Exchange traded funds or ETFs have been around for twenty five years now. The very first ETF was introduced by State Street Global Advisor in 1992 which is still one of the most popular exchange traded funds these days. ETFs track a range of bond, commodity, currency, and stock indices. Some funds also track the performance of a board index, such as FTSE 100 while others are more focused on a specific area, company size or even a region or a country.
With low-cost index fund feature, exchange traded funds are listed and traded on all major stock exchange markets. Like money market mutual funds, these funds are made of securities and have their own ticker symbol. You can easily sell and purchase an exchange trade fund through your local or discounted online broker against a payable brokerage commission for selling and purchasing the fund.
Exchange traded funds are increasingly popular investment tool among individual and organizational investors, traders and other monetary professionals. Unlike mutual fund managers who seek to beat a standard index every year, they aim to reflect it. Most fund managers seek to underperform the market averages and rarely sustain their best returns over time. However, seeking to outperform the market after fees is not only difficult but also nearly impossible to acquire.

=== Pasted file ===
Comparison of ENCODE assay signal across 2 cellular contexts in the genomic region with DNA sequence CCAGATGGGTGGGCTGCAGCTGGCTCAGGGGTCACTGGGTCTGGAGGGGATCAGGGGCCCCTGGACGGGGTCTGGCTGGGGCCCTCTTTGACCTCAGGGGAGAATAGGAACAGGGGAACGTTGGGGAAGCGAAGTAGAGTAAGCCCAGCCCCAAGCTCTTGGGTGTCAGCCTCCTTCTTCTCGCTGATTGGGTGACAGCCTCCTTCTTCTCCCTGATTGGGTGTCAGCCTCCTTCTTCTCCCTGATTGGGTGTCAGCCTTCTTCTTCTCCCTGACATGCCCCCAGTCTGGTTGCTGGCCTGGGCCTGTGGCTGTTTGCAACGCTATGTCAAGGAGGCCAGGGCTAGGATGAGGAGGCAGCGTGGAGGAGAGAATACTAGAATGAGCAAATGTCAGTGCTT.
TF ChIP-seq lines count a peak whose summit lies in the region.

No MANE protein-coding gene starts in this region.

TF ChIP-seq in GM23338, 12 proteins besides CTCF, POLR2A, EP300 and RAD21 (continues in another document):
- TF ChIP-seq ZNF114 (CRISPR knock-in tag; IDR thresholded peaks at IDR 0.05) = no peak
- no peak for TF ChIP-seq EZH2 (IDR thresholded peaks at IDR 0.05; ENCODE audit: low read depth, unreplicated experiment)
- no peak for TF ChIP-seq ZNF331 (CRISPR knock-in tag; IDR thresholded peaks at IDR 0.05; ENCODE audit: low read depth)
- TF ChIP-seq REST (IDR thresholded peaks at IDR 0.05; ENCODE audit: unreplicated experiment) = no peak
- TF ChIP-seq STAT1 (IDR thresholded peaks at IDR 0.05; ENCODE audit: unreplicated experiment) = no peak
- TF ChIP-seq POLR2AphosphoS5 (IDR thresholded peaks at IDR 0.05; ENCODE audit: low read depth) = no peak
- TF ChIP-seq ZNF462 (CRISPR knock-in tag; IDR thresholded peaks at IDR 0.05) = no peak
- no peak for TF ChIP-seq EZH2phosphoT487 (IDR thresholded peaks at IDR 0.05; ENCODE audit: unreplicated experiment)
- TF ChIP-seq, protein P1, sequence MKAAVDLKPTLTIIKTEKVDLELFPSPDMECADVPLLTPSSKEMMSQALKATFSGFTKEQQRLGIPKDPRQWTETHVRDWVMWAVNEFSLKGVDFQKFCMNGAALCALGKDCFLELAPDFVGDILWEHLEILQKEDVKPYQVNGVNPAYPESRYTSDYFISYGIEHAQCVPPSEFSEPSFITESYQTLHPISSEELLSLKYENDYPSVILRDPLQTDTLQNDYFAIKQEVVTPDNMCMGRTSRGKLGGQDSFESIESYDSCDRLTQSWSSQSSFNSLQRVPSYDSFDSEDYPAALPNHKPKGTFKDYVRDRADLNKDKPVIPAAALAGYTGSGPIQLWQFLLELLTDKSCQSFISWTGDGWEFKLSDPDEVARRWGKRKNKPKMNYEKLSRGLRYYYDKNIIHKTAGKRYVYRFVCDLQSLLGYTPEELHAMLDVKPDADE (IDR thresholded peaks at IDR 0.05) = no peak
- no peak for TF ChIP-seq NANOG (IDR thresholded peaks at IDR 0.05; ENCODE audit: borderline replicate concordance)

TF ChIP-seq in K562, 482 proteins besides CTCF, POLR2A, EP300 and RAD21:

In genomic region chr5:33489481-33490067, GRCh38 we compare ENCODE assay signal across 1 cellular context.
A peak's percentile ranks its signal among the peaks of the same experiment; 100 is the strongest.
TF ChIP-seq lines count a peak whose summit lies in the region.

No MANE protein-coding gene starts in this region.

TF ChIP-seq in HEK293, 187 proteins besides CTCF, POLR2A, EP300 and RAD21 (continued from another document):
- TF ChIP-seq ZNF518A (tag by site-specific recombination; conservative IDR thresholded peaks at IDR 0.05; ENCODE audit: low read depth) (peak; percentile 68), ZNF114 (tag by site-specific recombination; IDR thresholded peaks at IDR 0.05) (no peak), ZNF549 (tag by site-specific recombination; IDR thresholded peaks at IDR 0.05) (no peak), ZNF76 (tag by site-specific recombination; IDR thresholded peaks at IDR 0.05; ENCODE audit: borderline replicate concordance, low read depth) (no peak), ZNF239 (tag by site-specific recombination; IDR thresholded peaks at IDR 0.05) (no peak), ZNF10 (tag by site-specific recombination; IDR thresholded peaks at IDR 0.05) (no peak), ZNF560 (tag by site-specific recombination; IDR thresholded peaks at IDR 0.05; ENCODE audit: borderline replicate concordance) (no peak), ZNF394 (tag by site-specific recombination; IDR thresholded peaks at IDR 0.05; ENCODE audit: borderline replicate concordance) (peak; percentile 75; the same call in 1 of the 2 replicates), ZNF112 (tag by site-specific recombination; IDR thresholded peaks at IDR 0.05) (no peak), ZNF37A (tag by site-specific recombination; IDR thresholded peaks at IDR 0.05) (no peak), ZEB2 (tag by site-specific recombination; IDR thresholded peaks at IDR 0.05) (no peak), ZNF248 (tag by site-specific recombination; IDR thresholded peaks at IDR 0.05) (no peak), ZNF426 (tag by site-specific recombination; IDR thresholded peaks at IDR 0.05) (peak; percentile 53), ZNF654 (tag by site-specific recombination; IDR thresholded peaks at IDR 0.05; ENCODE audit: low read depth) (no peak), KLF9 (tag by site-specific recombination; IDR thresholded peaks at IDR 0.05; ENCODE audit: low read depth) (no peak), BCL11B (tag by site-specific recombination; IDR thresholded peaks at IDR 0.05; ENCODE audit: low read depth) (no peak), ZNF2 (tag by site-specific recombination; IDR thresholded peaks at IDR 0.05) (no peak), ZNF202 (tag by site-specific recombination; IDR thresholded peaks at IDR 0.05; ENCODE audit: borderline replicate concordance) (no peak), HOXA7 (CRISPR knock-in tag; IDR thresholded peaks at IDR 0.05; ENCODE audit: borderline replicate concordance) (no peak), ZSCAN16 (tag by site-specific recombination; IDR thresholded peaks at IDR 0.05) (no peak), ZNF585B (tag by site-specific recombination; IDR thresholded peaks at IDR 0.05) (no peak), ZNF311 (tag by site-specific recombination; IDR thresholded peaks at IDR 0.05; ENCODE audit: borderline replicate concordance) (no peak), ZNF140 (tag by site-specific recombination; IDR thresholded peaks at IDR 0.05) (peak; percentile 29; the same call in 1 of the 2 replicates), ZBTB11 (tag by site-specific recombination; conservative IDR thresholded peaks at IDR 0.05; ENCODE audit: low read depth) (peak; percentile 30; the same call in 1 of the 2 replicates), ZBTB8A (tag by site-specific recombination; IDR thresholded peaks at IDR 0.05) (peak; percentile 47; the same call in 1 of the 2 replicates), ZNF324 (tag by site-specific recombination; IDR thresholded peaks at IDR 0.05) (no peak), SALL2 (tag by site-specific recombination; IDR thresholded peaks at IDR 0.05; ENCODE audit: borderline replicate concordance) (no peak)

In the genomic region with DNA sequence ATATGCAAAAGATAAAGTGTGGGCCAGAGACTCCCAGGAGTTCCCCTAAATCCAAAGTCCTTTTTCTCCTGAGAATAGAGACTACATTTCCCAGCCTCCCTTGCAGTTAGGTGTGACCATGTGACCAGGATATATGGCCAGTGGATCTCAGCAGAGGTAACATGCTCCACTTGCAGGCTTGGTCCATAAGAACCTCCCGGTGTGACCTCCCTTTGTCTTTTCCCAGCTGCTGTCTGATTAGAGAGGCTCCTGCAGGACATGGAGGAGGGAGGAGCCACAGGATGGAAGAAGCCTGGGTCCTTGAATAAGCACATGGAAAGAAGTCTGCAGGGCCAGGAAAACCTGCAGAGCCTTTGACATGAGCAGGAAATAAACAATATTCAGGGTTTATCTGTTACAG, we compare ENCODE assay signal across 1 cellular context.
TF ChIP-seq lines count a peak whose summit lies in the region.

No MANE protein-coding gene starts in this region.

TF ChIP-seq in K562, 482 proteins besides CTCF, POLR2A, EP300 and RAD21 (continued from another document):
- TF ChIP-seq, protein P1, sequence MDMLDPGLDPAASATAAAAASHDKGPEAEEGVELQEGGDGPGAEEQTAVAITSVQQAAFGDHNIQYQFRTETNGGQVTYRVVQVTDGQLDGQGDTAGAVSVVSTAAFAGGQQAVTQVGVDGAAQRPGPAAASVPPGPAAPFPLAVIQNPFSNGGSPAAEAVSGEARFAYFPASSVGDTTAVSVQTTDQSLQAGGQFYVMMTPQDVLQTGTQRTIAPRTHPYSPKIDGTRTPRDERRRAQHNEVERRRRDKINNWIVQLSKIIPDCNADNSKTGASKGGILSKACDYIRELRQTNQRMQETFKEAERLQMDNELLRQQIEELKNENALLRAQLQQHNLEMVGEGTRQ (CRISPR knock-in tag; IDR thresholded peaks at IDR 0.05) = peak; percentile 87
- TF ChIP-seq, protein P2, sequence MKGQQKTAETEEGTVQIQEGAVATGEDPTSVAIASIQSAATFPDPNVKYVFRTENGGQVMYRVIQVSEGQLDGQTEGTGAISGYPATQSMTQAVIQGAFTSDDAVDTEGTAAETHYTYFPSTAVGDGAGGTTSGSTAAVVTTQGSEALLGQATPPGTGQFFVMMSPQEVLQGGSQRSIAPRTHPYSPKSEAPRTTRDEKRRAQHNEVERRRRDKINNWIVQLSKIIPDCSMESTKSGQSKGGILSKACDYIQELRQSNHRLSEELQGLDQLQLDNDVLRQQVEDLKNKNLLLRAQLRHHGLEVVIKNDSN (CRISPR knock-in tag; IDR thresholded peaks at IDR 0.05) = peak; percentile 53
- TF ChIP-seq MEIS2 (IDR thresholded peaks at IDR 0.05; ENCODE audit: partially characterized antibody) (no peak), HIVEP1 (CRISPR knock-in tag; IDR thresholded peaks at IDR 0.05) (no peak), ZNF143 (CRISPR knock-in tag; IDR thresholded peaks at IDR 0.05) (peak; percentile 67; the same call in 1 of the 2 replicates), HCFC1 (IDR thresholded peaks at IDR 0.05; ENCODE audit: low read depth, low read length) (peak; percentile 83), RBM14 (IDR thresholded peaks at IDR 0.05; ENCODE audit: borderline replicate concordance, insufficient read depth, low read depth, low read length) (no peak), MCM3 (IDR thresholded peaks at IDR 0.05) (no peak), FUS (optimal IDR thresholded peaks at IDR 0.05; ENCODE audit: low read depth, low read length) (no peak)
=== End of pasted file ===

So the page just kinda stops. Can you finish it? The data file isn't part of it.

Most investors prefer purchasing an index exchange traded fund which is not only low cost but also can outperform most active manager in the market. As an investor, one of the most important decisions for you would be choosing right allocation for your investment portfolio. ETFs fit here perfectly as they allow you to easily adjust your asset allocation as the market and associated risks change so you can increase or cut exposures without a delay.
As the name suggests, these funds trade on exchanges, you can avail the advantages of similar trade types for both long and short term basis. Likewise, there are several ETFs that come with capability of puts & calls options to be written against them. These funds can also be purchased on specific margins. Most importantly, there is no minimum requirement of investment thus you can purchase as many or as little as you want. The best part is that diversification of most exchange traded funds plays very important role in reducing investment risks hence they are less volatile than stocks.
Expense Ratio with Exchange Traded Funds
Like other investment options, such as money market funds, ETFs has some costs to pay at the time of purchasing and selling a fund. Moreover, there is a standard brokerage commission which is payable to the broker whether you want to sell your fund or invest in a new fund. When compared to mutual funds, ETF have significantly lower costs ratio. For instance, annual management fees of mutual funds range from 1 to 3 percent while the same for ETFs go up to 0.2 to 1 percent. Likewise, mutual funds cost you between 0 to 5 percent on the purchase while with ETFs you just pay standard brokerage commission. However, the expense ratio varies from ETF to ETF depending on its type, so it is crucial to check with the fund prospectus before you invest in them.